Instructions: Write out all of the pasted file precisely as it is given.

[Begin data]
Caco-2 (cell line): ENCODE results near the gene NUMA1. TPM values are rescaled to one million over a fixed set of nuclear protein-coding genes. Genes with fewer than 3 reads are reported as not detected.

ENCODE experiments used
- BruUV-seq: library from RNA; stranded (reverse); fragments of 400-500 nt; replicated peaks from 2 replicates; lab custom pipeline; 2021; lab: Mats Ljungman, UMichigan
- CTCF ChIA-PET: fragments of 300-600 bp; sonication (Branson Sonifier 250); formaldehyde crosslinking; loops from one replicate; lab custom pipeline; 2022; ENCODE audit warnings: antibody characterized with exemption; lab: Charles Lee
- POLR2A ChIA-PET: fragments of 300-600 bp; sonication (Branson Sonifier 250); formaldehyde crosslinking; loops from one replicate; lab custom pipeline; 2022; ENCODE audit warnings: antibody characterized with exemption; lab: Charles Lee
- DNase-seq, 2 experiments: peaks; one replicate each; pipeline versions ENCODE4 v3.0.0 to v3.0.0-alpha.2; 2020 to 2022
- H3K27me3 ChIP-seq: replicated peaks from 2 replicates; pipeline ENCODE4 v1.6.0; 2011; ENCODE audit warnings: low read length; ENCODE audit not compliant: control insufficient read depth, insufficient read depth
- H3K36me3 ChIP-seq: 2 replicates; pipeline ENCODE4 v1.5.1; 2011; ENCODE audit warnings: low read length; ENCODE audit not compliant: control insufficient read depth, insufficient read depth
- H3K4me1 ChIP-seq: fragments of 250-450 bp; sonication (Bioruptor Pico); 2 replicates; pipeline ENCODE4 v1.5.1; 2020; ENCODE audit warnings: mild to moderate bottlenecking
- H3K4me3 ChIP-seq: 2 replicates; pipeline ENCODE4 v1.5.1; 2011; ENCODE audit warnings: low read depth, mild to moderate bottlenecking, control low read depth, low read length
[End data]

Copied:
Caco-2 (cell line): ENCODE results near the gene NUMA1. TPM values are rescaled to one million over a fixed set of nuclear protein-coding genes. Genes with fewer than 3 reads are reported as not detected.

ENCODE experiments used
- BruUV-seq: library from RNA; stranded (reverse); fragments of 400-500 nt; replicated peaks from 2 replicates; lab custom pipeline; 2021; lab: Mats Ljungman, UMichigan
- CTCF ChIA-PET: fragments of 300-600 bp; sonication (Branson Sonifier 250); formaldehyde crosslinking; loops from one replicate; lab custom pipeline; 2022; ENCODE audit warnings: antibody characterized with exemption; lab: Charles Lee
- POLR2A ChIA-PET: fragments of 300-600 bp; sonication (Branson Sonifier 250); formaldehyde crosslinking; loops from one replicate; lab custom pipeline; 2022; ENCODE audit warnings: antibody characterized with exemption; lab: Charles Lee
- DNase-seq, 2 experiments: peaks; one replicate each; pipeline versions ENCODE4 v3.0.0 to v3.0.0-alpha.2; 2020 to 2022
- H3K27me3 ChIP-seq: replicated peaks from 2 replicates; pipeline ENCODE4 v1.6.0; 2011; ENCODE audit warnings: low read length; ENCODE audit not compliant: control insufficient read depth, insufficient read depth
- H3K36me3 ChIP-seq: 2 replicates; pipeline ENCODE4 v1.5.1; 2011; ENCODE audit warnings: low read length; ENCODE audit not compliant: control insufficient read depth, insufficient read depth
- H3K4me1 ChIP-seq: fragments of 250-450 bp; sonication (Bioruptor Pico); 2 replicates; pipeline ENCODE4 v1.5.1; 2020; ENCODE audit warnings: mild to moderate bottlenecking
- H3K4me3 ChIP-seq: 2 replicates; pipeline ENCODE4 v1.5.1; 2011; ENCODE audit warnings: low read depth, mild to moderate bottlenecking, control low read depth, low read length